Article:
Remote (OCWW may add a live event with separate registration)
Do you have a backlog of abandoned stories and essays? Have you revised the life out a piece, trying to make it perfect? In this course, we’ll discuss some less common ways of waking up your prose and unlocking narrative energy. Toward this end, we’ll examine thrilling turns in several stories and essays. Some of the strategies we’ll cover include: finding and fanning hotspots; using transitions as transport; modulating register, diction, and rhythm; and making space for rough edges and mischief.
Optional: Bring a few "unworkable" pages from a work-in-progress.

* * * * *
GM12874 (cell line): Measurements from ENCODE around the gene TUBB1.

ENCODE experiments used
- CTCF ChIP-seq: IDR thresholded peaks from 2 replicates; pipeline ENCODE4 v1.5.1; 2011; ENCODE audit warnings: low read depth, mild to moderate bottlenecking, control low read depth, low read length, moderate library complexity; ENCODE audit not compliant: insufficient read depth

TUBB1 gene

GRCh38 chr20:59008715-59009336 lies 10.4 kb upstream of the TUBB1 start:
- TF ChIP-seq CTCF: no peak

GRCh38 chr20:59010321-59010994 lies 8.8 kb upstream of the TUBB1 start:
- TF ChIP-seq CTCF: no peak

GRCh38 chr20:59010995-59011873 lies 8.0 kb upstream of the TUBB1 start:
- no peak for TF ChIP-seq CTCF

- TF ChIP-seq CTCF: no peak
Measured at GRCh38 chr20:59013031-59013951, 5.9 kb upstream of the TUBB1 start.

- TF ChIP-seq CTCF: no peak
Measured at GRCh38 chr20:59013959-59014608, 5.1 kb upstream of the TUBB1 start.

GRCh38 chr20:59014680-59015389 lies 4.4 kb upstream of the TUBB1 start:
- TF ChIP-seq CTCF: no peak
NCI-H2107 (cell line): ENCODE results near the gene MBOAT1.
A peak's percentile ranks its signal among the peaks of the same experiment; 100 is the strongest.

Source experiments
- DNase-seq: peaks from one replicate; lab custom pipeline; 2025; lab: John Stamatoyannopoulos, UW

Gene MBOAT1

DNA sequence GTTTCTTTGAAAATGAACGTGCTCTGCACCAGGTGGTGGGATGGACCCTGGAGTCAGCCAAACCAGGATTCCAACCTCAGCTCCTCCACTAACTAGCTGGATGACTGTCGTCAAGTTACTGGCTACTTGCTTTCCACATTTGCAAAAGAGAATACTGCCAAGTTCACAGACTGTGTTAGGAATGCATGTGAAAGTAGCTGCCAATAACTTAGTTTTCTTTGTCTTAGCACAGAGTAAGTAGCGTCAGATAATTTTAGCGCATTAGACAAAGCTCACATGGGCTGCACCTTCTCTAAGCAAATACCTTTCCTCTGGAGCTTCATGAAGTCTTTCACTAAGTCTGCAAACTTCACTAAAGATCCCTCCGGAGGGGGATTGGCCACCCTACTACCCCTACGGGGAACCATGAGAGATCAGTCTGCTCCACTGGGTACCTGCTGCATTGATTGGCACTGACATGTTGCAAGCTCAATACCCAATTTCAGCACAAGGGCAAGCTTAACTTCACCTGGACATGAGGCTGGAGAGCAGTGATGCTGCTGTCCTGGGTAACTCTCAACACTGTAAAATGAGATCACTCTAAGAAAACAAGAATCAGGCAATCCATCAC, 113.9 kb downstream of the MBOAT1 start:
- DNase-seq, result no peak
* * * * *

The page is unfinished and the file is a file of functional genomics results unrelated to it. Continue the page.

Bio: Rachel Swearingen is the author of How to Walk on Water and Other Stories, winner of the 2018 New American Press Fiction Prize. Her stories and essays have appeared in VICE, The Missouri Review, Kenyon Review, Off Assignment, Agni, American Short Fiction, and elsewhere. She is the recipient of the 2015 Missouri Review Jeffrey E. Smith Editors’ Prize in Fiction, a 2012 Rona Jaffe Foundation Writers' Award, and the 2011 Mississippi Review Prize in Fiction. In 2019, she was named one of 30 Writers to Watch by the Guild Literary Complex. Swearingen holds a BA from the University of Wisconsin – Madison and a PhD from Western Michigan University, and teaches at the School of the Art Institute in Chicago.
We offer free student memberships at a discounted rate of $5.00 per session. You must send verification of your student status. Please contact Claudia Katz at firstname.lastname@example.org for details.
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